Facebook Ads – Analyzing English-Speaking User Acquisition for Game Developers

[Editor’s note: In the article below Adparlor chief executive Hussein Fazal discusses data his company is seeing around user acquisition on the Facebook platform through the Ads API.]

In previous articles, we have discussed the factors that affect user acquisition pricing overall and the interesting sub-topic around the rising cost of user acquisition over time. In this guest post, we will examine user acquisition in the “big four” English speaking countries – United States, United Kingdom, Canada, and Australia. Most Facebook games launch in English and many of them remain exclusively in English. So the goal of this analysis is to determine the ‘market attractiveness’ of these four countries by looking at three key indicators – available volume, advertiser competition, and user quality.

Available Volume

Looking at the table below, we can see that the United States makes up a large portion of the overall population and the Facebook population relative to the other three. This also translates when we compare the number of targetable game players in these countries. In fact, out of approximately 60 million targetable game players across these four countries, the United States encompasses 74% or almost 45 million of these users. (Note that targetable game players is different from total game players as Facebook ads allows you to target users who “like” the game – and not all of the games users.)

Many application developers, upon launching their game, focus strictly on the United States given the large user base available.

However, it is of course not just the user base that matters. Outside of the big four – there are many countries that have a significant Facebook population and consequently a large game player community. We also need to take a look at how competitive it is in advertising to these users versus how valuable they really are.

Advertiser Competition

For any particular country, the competitive landscape around Facebook ads is always changing. Tens of thousands of small advertisers constantly modify their ad spend – while the power players with large budgets strategically ramp up and slow down their marketing efforts at often unpredictable times. While the general consensus is that competition is increasing overall across Facebook Ads and that CPC bids are rising, we see that effective creative/copy along with efficient micro-targeting can still result in cost-per-install pricing being just as competitive as it was over a year ago.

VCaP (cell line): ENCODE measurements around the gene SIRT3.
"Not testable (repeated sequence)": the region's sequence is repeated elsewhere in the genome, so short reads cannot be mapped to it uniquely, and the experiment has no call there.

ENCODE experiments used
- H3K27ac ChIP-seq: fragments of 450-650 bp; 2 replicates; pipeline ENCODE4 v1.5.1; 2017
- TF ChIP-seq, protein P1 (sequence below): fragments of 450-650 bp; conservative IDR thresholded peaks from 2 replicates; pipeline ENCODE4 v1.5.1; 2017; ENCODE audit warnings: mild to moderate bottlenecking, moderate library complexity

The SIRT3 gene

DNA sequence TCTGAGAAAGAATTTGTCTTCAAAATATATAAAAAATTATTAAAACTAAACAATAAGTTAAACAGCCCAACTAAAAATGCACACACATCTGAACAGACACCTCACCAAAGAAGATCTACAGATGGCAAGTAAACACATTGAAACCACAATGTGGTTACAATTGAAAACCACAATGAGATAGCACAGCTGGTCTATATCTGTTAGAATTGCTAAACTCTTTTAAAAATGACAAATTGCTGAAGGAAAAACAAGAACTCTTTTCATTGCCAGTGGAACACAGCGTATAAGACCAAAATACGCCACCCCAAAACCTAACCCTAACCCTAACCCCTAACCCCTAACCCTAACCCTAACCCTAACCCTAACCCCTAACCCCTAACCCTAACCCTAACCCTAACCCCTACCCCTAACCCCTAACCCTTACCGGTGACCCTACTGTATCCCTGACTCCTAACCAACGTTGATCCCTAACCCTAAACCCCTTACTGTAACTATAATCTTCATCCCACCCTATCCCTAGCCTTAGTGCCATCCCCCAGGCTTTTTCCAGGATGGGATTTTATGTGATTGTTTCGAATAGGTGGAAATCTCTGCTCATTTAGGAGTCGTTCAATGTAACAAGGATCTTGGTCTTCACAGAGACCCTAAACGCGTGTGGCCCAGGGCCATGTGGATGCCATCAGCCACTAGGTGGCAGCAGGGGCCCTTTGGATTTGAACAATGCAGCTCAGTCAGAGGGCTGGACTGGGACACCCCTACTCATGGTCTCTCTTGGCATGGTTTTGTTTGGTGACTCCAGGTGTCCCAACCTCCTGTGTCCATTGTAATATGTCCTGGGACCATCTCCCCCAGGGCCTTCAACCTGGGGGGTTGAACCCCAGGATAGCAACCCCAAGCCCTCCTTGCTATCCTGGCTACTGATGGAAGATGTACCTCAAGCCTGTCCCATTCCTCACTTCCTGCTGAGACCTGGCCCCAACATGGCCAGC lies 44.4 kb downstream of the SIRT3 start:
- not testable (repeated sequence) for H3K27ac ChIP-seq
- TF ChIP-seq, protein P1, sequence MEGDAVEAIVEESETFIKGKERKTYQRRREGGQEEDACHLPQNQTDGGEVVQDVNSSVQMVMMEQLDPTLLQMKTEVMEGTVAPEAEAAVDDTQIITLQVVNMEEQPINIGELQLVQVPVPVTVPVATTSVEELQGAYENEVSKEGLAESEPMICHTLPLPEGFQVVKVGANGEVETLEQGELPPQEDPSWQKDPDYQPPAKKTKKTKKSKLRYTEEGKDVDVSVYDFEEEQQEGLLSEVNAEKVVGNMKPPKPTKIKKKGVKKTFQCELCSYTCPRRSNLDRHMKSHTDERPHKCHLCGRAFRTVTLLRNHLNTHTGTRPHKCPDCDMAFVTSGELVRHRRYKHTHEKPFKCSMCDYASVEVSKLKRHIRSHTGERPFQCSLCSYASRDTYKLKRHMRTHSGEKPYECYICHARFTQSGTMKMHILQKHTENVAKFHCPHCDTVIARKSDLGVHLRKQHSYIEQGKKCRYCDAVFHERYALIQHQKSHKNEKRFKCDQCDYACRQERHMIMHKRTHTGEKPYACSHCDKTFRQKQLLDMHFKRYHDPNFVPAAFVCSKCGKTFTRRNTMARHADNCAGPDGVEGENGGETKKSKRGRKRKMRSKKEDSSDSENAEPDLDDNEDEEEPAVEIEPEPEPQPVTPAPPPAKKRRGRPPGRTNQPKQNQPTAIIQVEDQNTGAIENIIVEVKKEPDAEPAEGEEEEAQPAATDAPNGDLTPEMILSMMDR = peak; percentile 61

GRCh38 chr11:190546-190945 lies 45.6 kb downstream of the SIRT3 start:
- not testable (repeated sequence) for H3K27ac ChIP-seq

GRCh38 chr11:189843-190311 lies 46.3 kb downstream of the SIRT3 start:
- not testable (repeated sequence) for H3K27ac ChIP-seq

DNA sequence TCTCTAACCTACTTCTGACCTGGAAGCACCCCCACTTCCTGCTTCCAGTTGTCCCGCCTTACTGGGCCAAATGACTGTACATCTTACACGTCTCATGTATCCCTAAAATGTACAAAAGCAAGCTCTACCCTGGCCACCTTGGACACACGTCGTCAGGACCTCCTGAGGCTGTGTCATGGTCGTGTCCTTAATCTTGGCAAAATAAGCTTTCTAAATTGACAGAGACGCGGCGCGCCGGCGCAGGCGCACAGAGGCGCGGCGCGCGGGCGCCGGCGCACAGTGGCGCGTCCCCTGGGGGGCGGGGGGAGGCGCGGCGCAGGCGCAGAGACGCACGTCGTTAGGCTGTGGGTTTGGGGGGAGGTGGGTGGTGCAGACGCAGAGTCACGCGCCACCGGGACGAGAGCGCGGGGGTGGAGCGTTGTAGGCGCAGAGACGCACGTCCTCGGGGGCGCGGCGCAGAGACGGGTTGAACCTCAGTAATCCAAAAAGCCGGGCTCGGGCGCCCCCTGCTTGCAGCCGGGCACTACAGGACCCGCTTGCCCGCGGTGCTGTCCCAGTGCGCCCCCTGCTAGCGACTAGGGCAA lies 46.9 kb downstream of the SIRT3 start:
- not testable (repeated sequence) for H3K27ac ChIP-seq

Successful game developers will dig deep at the micro level and examine the competition specifically for targetable game players – and even deeper to determine the competition for players of their particular game genre. Trying to advertise a city-building game when other large advertisers are bidding on those same keywords will significantly increase the competition for those impressions, increasing CPC prices, and hence the cost of user acquisition.

Given that the market for game specific advertising is always changing, it is difficult to predict how much competition you will run up against when starting your campaign. However, some analysis can be done at the macro-level. We see that competition within a country remains relatively consistent over short time periods – with the exception of holidays like Christmas. Hence, by following CPI prices at several points over the past few months from the millions of acquisitions delivered for Adparlor’s gaming clients, we have been able to come up with a relative competition scale for all four countries on Facebook. The graph to the right has been normalized to give the US a relative competition score of 1.00 so we focus on the difference between the United States and other English speaking countries. We can see from the graph above that the US is in fact the most competitive and Canada is the least competitive. The section below on user quality points to why this is the case.